The 411 on Informational Interviews

I would like to take a moment and pay homage to an often overlooked piece of the job search puzzle — the informational interview.


I bet you didn’t think I was gonna go there. I am.

Too often, we focus so hard on applying and getting the interview and eventually getting the job. What we tend to forget is that there is a lot we can do in tandem with an active job search to network and gain valuable intel on organizations we are interested in and potentially want to work for.

The bonus to all of this is that the pressure is completely off because you are not competing for a job with one million other applicants. You are having a conversation. You are learning about a company and a person’s experience at an organization that you are interested in.

Why does this matter?

Informational interviews can help you practice. If you are feeling rusty on your interviewing skills, or maybe are a new college grad; informational interviews can be a great way to take the edge off and just be yourself.

Informational interviews are also great for just that: Information. Maybe you are looking to change careers and want to understand if that career path is for you. Setting up an informal coffee meeting is a great way to understand if that career is one you would like to pursue.

Informational interviews are also a great way to build your network. As you continue to have these conversations, there are more people you can effectively add to your network that know about you and your experience. When it comes time to get more aggressive about your search, or if the organization posts a role, you could be top of mind.

Getting Hyped for the interview

Just because an interview is informational doesn’t mean you don’t have to go into it prepared. You should still have clear objectives as to what you want to get out of this conversation, and establishing next steps.

Ask yourself these questions:

  • Do I know about this company?
  • Do I know what this company stands for?
  • Why am I interested in this company?
  • What do I know about the person I am having this conversation with?
  • What do I want to gain from this conversation?
  • What are appropriate next steps for this conversation?

You should be able to have answers for all of these questions, so that the interview goes smoothly and that it is productive for both parties involved.

21 Questions

Don’t worry, you do not have to prepare 21 questions. (I just couldn’t resist the throwback 50 Cent reference.)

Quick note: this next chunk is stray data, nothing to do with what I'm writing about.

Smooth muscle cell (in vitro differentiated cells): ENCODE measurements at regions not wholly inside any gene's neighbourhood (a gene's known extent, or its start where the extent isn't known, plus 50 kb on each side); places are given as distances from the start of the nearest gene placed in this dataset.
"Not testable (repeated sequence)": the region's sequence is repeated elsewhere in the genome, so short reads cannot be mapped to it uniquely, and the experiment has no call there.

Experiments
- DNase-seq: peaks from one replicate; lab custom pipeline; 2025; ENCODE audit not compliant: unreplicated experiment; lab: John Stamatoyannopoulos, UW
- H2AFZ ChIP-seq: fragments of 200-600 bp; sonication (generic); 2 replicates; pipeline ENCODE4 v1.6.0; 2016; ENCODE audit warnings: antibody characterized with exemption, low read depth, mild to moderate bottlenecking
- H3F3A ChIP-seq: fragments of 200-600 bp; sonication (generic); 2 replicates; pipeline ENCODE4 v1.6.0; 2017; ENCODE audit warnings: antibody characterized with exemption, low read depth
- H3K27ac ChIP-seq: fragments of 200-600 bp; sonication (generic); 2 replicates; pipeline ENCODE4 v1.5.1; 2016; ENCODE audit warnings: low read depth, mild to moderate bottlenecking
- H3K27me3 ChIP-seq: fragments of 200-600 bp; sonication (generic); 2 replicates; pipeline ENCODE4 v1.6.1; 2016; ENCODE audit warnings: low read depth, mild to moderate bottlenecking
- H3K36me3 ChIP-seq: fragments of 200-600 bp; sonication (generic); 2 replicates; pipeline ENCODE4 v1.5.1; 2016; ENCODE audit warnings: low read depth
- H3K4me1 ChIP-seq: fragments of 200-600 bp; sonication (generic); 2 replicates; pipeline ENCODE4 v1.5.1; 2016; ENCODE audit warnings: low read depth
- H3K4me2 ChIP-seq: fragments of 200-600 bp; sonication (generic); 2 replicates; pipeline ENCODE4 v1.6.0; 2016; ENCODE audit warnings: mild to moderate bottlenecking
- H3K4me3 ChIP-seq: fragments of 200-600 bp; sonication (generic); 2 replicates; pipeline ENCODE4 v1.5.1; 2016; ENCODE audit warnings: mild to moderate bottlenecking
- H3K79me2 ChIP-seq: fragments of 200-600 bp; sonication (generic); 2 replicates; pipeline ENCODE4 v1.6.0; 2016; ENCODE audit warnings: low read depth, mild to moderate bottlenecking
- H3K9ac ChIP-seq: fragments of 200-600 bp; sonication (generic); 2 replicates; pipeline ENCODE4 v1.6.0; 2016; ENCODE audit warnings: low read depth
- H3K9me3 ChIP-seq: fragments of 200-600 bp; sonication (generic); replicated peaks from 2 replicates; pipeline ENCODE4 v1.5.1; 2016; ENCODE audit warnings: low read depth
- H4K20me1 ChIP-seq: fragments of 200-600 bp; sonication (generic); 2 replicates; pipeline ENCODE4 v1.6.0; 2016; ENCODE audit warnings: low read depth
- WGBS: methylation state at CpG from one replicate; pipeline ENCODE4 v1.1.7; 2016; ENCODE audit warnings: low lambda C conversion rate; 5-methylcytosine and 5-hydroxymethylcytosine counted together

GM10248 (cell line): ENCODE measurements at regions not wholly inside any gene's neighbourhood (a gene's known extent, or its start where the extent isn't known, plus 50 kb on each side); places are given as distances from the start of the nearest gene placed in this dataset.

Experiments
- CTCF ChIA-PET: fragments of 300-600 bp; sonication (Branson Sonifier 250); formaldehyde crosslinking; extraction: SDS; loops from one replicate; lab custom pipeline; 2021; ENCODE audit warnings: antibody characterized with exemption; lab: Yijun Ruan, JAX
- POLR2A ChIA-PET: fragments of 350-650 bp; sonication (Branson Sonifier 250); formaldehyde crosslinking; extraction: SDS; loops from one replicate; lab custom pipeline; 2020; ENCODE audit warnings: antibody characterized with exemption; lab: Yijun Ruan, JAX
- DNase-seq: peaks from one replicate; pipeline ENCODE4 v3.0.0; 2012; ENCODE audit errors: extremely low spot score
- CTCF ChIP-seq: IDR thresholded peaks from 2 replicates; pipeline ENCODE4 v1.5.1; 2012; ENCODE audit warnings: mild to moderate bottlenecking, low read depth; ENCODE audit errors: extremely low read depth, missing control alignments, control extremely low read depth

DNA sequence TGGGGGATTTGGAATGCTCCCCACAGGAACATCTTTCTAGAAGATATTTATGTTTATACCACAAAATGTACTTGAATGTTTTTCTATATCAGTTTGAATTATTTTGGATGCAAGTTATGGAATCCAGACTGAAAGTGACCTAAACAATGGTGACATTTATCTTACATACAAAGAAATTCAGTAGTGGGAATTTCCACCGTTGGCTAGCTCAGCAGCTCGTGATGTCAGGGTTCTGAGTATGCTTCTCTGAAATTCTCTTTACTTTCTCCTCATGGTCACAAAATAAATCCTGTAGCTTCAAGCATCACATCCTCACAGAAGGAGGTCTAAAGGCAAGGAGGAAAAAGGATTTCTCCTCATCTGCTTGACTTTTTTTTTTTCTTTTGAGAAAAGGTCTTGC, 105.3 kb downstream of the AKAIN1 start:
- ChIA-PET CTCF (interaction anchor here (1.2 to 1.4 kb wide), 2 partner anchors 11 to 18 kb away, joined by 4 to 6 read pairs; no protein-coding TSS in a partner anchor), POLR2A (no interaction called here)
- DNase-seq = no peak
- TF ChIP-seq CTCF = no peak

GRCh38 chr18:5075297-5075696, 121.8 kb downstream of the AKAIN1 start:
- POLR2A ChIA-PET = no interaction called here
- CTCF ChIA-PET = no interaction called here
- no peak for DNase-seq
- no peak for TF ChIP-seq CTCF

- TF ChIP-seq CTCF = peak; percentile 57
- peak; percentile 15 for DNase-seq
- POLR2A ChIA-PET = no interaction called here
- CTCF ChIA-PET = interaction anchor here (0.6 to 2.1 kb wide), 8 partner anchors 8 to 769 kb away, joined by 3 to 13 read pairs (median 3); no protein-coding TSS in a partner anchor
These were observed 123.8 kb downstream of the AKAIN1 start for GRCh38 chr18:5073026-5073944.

You should, however, be prepared to ask your interviewer questions. This is the conversation that you set up, remember? You are in the driver's seat. You absolutely cannot rely on the interviewer to drive this conversation.

This goes back to preparing for the conversation — what do you want to know? Seems like a loaded thought, but you need to be able to understand your motivators for setting the interview up.

Jot down a few questions ahead of your interview to help you guide the conversation. A few examples are:

  • How did you start with this organization?
  • What can you tell me about the culture?
  • How does my experience fit into the organization /Where do you see me fitting into the organization?
  • What does a typical career path look like here?

These are just general questions, however, you may find some more specific questions come up organically as the conversation goes on.

The Aftermath

Almost as important as preparing for the interview is the follow up afterward. A proper follow up ensures you stay connected and top of mind for future opportunities. Make sure you send an appropriate follow up email to thank your contact and establish a timeline for when you will check in.

I would recommend for a purely informational interview, that a quarterly check-in seems fair. Make a note on your calendar to drop a quick email to your contact every quarter to say hello. Maybe you saw a cool article about the company in the press — that is a great way to stay connected as well.

Key Takeaway: The informational interview is an important aspect of the job search -- specifically when doing a career change. I would definitely recommend setting up as many as you can as you continue your job search!